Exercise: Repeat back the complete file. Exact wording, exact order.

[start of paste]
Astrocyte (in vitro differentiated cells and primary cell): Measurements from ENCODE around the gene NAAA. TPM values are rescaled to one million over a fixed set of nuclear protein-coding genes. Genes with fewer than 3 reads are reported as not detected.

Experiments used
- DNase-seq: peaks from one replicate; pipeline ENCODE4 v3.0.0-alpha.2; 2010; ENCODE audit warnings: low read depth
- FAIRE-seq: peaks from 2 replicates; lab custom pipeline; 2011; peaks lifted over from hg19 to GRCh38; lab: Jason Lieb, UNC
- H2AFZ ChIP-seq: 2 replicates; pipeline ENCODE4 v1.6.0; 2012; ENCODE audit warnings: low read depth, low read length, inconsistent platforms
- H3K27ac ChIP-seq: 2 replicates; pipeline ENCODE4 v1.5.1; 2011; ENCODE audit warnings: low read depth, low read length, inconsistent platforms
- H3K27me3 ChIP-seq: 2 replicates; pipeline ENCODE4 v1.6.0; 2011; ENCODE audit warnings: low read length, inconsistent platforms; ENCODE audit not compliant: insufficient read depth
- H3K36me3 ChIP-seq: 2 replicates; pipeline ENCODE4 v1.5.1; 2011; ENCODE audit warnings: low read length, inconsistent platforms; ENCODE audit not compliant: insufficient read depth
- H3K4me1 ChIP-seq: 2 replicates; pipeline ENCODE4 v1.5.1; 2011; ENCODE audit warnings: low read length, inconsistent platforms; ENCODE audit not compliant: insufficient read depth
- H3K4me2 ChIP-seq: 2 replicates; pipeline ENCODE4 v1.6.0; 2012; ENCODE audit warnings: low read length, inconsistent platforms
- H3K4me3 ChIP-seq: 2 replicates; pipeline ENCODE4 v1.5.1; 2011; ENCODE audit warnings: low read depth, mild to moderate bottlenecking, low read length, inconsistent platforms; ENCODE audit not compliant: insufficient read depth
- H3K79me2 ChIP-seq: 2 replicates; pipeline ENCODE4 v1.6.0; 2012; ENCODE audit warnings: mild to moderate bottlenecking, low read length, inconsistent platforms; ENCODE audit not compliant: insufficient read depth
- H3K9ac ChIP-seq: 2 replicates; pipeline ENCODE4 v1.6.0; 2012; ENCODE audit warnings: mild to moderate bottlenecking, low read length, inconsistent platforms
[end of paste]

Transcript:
Astrocyte (in vitro differentiated cells and primary cell): Measurements from ENCODE around the gene NAAA. TPM values are rescaled to one million over a fixed set of nuclear protein-coding genes. Genes with fewer than 3 reads are reported as not detected.

Experiments used
- DNase-seq: peaks from one replicate; pipeline ENCODE4 v3.0.0-alpha.2; 2010; ENCODE audit warnings: low read depth
- FAIRE-seq: peaks from 2 replicates; lab custom pipeline; 2011; peaks lifted over from hg19 to GRCh38; lab: Jason Lieb, UNC
- H2AFZ ChIP-seq: 2 replicates; pipeline ENCODE4 v1.6.0; 2012; ENCODE audit warnings: low read depth, low read length, inconsistent platforms
- H3K27ac ChIP-seq: 2 replicates; pipeline ENCODE4 v1.5.1; 2011; ENCODE audit warnings: low read depth, low read length, inconsistent platforms
- H3K27me3 ChIP-seq: 2 replicates; pipeline ENCODE4 v1.6.0; 2011; ENCODE audit warnings: low read length, inconsistent platforms; ENCODE audit not compliant: insufficient read depth
- H3K36me3 ChIP-seq: 2 replicates; pipeline ENCODE4 v1.5.1; 2011; ENCODE audit warnings: low read length, inconsistent platforms; ENCODE audit not compliant: insufficient read depth
- H3K4me1 ChIP-seq: 2 replicates; pipeline ENCODE4 v1.5.1; 2011; ENCODE audit warnings: low read length, inconsistent platforms; ENCODE audit not compliant: insufficient read depth
- H3K4me2 ChIP-seq: 2 replicates; pipeline ENCODE4 v1.6.0; 2012; ENCODE audit warnings: low read length, inconsistent platforms
- H3K4me3 ChIP-seq: 2 replicates; pipeline ENCODE4 v1.5.1; 2011; ENCODE audit warnings: low read depth, mild to moderate bottlenecking, low read length, inconsistent platforms; ENCODE audit not compliant: insufficient read depth
- H3K79me2 ChIP-seq: 2 replicates; pipeline ENCODE4 v1.6.0; 2012; ENCODE audit warnings: mild to moderate bottlenecking, low read length, inconsistent platforms; ENCODE audit not compliant: insufficient read depth
- H3K9ac ChIP-seq: 2 replicates; pipeline ENCODE4 v1.6.0; 2012; ENCODE audit warnings: mild to moderate bottlenecking, low read length, inconsistent platforms